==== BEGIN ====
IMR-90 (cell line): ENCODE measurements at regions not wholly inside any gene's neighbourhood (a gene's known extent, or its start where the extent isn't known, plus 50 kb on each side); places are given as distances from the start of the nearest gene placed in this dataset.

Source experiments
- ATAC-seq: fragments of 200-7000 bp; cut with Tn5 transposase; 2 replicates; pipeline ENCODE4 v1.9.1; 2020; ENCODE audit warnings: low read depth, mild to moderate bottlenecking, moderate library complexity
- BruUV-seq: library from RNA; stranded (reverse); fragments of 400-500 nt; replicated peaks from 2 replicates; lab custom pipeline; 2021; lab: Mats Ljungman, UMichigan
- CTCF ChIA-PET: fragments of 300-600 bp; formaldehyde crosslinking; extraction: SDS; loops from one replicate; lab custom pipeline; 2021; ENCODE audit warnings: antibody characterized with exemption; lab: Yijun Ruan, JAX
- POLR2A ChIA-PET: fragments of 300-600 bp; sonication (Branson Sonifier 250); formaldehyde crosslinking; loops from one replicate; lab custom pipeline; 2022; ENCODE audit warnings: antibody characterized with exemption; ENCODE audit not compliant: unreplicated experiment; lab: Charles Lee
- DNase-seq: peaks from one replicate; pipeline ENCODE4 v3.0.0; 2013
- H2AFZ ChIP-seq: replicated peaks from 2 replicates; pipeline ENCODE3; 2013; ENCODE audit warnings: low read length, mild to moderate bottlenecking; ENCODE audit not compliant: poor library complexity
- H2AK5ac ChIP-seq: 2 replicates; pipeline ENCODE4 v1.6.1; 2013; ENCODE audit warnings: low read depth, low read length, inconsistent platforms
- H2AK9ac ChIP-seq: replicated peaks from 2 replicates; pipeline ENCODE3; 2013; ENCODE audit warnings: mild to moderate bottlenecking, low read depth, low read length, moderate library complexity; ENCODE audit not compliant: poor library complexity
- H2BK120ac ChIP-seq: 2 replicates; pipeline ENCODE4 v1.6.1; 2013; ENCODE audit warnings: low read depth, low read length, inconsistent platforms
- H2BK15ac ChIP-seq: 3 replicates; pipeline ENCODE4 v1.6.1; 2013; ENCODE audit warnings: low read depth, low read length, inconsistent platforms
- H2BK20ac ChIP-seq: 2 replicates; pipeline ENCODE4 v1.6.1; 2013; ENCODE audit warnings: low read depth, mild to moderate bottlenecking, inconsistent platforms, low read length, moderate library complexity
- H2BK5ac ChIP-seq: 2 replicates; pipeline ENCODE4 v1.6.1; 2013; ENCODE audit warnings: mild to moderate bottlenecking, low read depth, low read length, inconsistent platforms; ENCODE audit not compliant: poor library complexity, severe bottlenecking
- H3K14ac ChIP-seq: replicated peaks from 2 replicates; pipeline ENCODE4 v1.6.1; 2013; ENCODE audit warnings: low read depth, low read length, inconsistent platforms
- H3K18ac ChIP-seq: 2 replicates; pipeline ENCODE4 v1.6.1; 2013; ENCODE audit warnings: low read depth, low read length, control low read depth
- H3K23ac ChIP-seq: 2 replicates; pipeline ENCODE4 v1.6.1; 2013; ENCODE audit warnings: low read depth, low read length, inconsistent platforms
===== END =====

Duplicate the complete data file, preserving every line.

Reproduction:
IMR-90 (cell line): ENCODE measurements at regions not wholly inside any gene's neighbourhood (a gene's known extent, or its start where the extent isn't known, plus 50 kb on each side); places are given as distances from the start of the nearest gene placed in this dataset.

Source experiments
- ATAC-seq: fragments of 200-7000 bp; cut with Tn5 transposase; 2 replicates; pipeline ENCODE4 v1.9.1; 2020; ENCODE audit warnings: low read depth, mild to moderate bottlenecking, moderate library complexity
- BruUV-seq: library from RNA; stranded (reverse); fragments of 400-500 nt; replicated peaks from 2 replicates; lab custom pipeline; 2021; lab: Mats Ljungman, UMichigan
- CTCF ChIA-PET: fragments of 300-600 bp; formaldehyde crosslinking; extraction: SDS; loops from one replicate; lab custom pipeline; 2021; ENCODE audit warnings: antibody characterized with exemption; lab: Yijun Ruan, JAX
- POLR2A ChIA-PET: fragments of 300-600 bp; sonication (Branson Sonifier 250); formaldehyde crosslinking; loops from one replicate; lab custom pipeline; 2022; ENCODE audit warnings: antibody characterized with exemption; ENCODE audit not compliant: unreplicated experiment; lab: Charles Lee
- DNase-seq: peaks from one replicate; pipeline ENCODE4 v3.0.0; 2013
- H2AFZ ChIP-seq: replicated peaks from 2 replicates; pipeline ENCODE3; 2013; ENCODE audit warnings: low read length, mild to moderate bottlenecking; ENCODE audit not compliant: poor library complexity
- H2AK5ac ChIP-seq: 2 replicates; pipeline ENCODE4 v1.6.1; 2013; ENCODE audit warnings: low read depth, low read length, inconsistent platforms
- H2AK9ac ChIP-seq: replicated peaks from 2 replicates; pipeline ENCODE3; 2013; ENCODE audit warnings: mild to moderate bottlenecking, low read depth, low read length, moderate library complexity; ENCODE audit not compliant: poor library complexity
- H2BK120ac ChIP-seq: 2 replicates; pipeline ENCODE4 v1.6.1; 2013; ENCODE audit warnings: low read depth, low read length, inconsistent platforms
- H2BK15ac ChIP-seq: 3 replicates; pipeline ENCODE4 v1.6.1; 2013; ENCODE audit warnings: low read depth, low read length, inconsistent platforms
- H2BK20ac ChIP-seq: 2 replicates; pipeline ENCODE4 v1.6.1; 2013; ENCODE audit warnings: low read depth, mild to moderate bottlenecking, inconsistent platforms, low read length, moderate library complexity
- H2BK5ac ChIP-seq: 2 replicates; pipeline ENCODE4 v1.6.1; 2013; ENCODE audit warnings: mild to moderate bottlenecking, low read depth, low read length, inconsistent platforms; ENCODE audit not compliant: poor library complexity, severe bottlenecking
- H3K14ac ChIP-seq: replicated peaks from 2 replicates; pipeline ENCODE4 v1.6.1; 2013; ENCODE audit warnings: low read depth, low read length, inconsistent platforms
- H3K18ac ChIP-seq: 2 replicates; pipeline ENCODE4 v1.6.1; 2013; ENCODE audit warnings: low read depth, low read length, control low read depth
- H3K23ac ChIP-seq: 2 replicates; pipeline ENCODE4 v1.6.1; 2013; ENCODE audit warnings: low read depth, low read length, inconsistent platforms